Promoting Migrant Workers’ Rights in South Asia and the Gulf

Every year, millions of migrant workers travel from South Asia to Gulf countries. This migration helps the economies of origin countries through remittances and promotes development and prosperity in destination countries. But there are often risks associated with traveling abroad for employment.

Workers are often brought into jobs on temporary contracts, sometimes after paying an exorbitant amount in recruitment fees, only to find that the jobs they are placed into are different from what they were promised. Too often migrants have their passports or other documentation confiscated, and sometimes, they are under paid or not paid at all. Because of the inherently cross-regional nature of the problem, a comprehensive approach is needed to safeguard migrant workers from labor rights violations. Governments on both sides of the migration corridors, in partnership with labor recruiters, employers, and civil society, including trade unions, can ensure safe and fair migration that provides ethical recruitment practices, decent work, a living wage, and protections from labor exploitation.

In both countries of origin and destination, the United States is supporting the work of civil society in testing new strategies to do so. Recently, I had the chance to meet with various stakeholders from Nepal, India, Qatar, and Kuwait during a workshop in Kathmandu to discuss their successes and challenges around this issue.

The workshop participants included journalists, worker leaders, and members of civil society. They all enthusiastically discussed holistic approaches to protecting labor rights and promoting safe migration, particularly for domestic workers. Pre-departure and pre-employment  trainings, advocacy efforts to establish sufficient laws and ensure their implementation, engagement with ethical recruiters, participation in multi-stakeholder mechanisms, and establishing policies that eliminate recruitment fees paid by workers were some measures discussed to  address the labor violations against migrant workers. Technology-based solutions were also discussed as a way to transparently share information among workers, employers, government, and recruiters in real-time.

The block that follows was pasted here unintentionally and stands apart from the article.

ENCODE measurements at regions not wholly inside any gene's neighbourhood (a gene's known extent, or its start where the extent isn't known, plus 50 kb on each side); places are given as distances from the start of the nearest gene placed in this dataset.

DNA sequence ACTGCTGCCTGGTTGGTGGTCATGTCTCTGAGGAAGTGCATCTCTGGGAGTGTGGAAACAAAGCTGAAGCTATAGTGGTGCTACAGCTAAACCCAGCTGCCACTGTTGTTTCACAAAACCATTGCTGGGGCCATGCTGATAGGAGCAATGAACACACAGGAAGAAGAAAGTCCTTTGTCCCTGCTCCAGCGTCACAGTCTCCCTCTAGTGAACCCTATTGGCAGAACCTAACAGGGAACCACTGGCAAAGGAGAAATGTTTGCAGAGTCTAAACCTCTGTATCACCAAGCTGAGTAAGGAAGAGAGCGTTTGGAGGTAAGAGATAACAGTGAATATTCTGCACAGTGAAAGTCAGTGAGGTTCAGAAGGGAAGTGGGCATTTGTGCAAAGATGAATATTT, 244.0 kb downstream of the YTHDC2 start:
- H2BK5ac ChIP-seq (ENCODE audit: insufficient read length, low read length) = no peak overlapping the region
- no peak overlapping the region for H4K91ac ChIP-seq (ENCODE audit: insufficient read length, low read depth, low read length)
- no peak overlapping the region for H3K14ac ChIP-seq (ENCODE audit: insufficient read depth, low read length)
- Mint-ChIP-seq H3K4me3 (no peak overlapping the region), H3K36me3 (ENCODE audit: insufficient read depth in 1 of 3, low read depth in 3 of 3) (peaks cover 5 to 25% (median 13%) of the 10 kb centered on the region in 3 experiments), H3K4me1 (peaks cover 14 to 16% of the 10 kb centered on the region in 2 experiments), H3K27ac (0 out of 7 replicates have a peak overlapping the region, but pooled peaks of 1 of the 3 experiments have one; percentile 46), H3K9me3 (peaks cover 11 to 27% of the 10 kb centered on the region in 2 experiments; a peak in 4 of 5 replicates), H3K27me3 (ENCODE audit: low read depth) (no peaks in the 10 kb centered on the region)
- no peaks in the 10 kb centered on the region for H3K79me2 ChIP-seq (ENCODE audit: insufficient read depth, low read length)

President Obama has noted that “[w]e will be a champion for communities that are too frequently vulnerable to violence, abuse, and neglect -- such as … migrant workers.” The Bureau of Democracy, Human Rights and Labor (DRL) supports these efforts, and will continue to support civil society organizations as they work to expand social and legal protections for migrant workers and fight unsafe, exploitative, and abusive conditions.

About the Author: Marissa Brescia serves as Lead Program Analyst in the Bureau of Democracy, Human Rights, and Labor’s Global Programming Office at the U.S. Department of State.

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Comments

Comments

Patrick W.
|
Maryland, USA
May 5, 2016
That's what American worker are fighting for ethical recruitment practices, decent work, a living wage, and protections from labor exploitation. They are treating people that live in everyone's country the same way. It's not the "Migrant Workers" It's the people that are hiring them.
Migrant women workers push hand carts loaded with cow manure, which is used in place of fuel in rural areas, in Amritsar, India.
Posted by Marissa Brescia
May 3, 2016

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